Drop the populism

The messages surrounding veterans’ participation in sports events and other activities often promote uncritically a populist discourse of military heroism. The message, amplified by the media, is that of ‘our’ brave and heroic soldiers inspiring the nation by continuing a personal fight away from the battlefield. Similar to how the ‘support the troops’ discourse worked during Iraq and Afghanistan to obfuscate criticism of these wars, the populist message can be seen as one way of excusing governments of responsibility for veterans’ injuries and illnesses by focusing instead on their triumph and redemption. Moreover, the populist discourse too easily traps veterans in a story of dramatically ‘overcoming’ illness and injury. The danger is that this doesn’t allow veterans to become civilians, or even just ordinary people, in the same way Paralympic sport sometimes positions athletes in the exclusionary identity of ‘super-crips’. We need to promote the benefits of sporting and other pursuits without the ‘inspirational’ populist messages. Doing so might better enable the charities to focus on a common purpose of supporting veterans in transitioning to healthy and productive civilian lives.

Take the long view

Sport can be a powerful tool for recovery, as Prince Harry has argued in relation to Invictus. But we also need to look well beyond the initial ‘post-transition’ phase of rehabilitation and support. Veterans’ long-term future in civilian life may well be served better by funnelling resources into their education and career development, for instance. My latest research with colleagues from Northumbria University explores the narratives of older limbless veterans in relation to the challenges of ageing with limb-loss. For these veterans, years of wear and tear on their remaining limbs – along with comorbidities such as arthritis and low back pain – create an ongoing struggle to maintain a sense of independence. As well as a ‘get on with it’ approach to dealing with pain and hardship, these veterans stressed the need for more mundane yet purposeful activity – photography was a popular one – to keep them engaged and provide structure to their daily lives. Also highlighted was the importance of a telling a positive career story post-injury; something that brought a sense of continuity to their post-injury lives. There are, therefore, other things besides glamorous and well-publicised sporting opportunities to consider in terms of rehabilitation and recovery.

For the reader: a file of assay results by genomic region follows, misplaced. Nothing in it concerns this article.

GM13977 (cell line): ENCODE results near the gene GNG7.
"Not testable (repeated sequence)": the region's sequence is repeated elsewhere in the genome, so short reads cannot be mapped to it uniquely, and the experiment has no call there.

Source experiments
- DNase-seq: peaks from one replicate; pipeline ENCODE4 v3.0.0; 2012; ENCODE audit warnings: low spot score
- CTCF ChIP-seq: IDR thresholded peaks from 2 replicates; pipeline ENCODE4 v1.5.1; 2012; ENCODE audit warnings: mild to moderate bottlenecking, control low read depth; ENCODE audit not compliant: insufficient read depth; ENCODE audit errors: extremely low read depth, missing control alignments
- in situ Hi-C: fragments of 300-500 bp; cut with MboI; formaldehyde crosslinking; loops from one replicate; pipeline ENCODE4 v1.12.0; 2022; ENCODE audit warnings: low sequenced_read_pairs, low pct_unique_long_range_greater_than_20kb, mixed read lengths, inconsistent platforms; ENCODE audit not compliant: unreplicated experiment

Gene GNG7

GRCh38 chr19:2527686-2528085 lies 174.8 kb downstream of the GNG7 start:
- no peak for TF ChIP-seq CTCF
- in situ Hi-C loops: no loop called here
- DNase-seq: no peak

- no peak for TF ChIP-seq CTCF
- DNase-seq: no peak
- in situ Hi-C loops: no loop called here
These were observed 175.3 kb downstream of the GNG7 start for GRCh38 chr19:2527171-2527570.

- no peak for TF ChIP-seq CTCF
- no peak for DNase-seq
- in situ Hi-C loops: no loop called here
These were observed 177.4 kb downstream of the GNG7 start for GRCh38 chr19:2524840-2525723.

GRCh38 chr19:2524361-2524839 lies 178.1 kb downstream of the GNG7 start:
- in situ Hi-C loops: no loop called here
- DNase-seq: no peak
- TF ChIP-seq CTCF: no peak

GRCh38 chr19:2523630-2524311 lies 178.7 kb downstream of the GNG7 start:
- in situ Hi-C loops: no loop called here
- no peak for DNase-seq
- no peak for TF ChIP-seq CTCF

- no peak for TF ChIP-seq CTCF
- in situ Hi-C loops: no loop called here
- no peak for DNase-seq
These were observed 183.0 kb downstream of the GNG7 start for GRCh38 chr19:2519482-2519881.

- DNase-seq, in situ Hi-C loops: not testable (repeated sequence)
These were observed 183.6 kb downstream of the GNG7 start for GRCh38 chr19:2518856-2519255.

There are finite resources – shrinking resources, now there is no war on – for supporting veteran communities. It matters how we use them. Sport, exercise, and various other pursuits clearly have a role to play. It’s time to consider how we can make that sustainable.

1Herman, A., & Yarwood, R. (2015; p. 2640). From warfare to welfare: veterans, military charities and the blurred spatiality of post-service welfare in the United Kingdom. Environment and Planning A, 47,

Causing stigma by highlighting stigma? A lesson from Twitter

Russell Delderfield in the following blog post explores and problematises the issue of stigma and eating disorders, within the context of exchanges he had on the social media site Twitter. 

Russell D pic

Image by frankieleon (Creative Commons License) 

I have recently had the wind knocked out of my post-PhD prideful sails. I studied male eating disorders using qualitative approaches for my doctorate.

The issue of stigma arises constantly in the research I read and conduct. It feels as if there is no avoiding it. It is pervasive and un-ignorable. I cannot possibly ‘choose’ to set it aside and not engage with it. Yet, when it appears in psychological publications, the treatment of it (within my field, at least) is dissatisfying. The inferences seem to start from a hefty assumption: that ‘stigma’ is a coherent, unified ‘thing’. And more importantly, that it either exists – or doesn’t. In addition, there is a kind of unwritten imperative that I experience. This asserts that mining the data for its evidence about stigma and presenting this to the world is a good thing; it helps to hold it up to the light for further keen observation. And this is where our dilemma begins.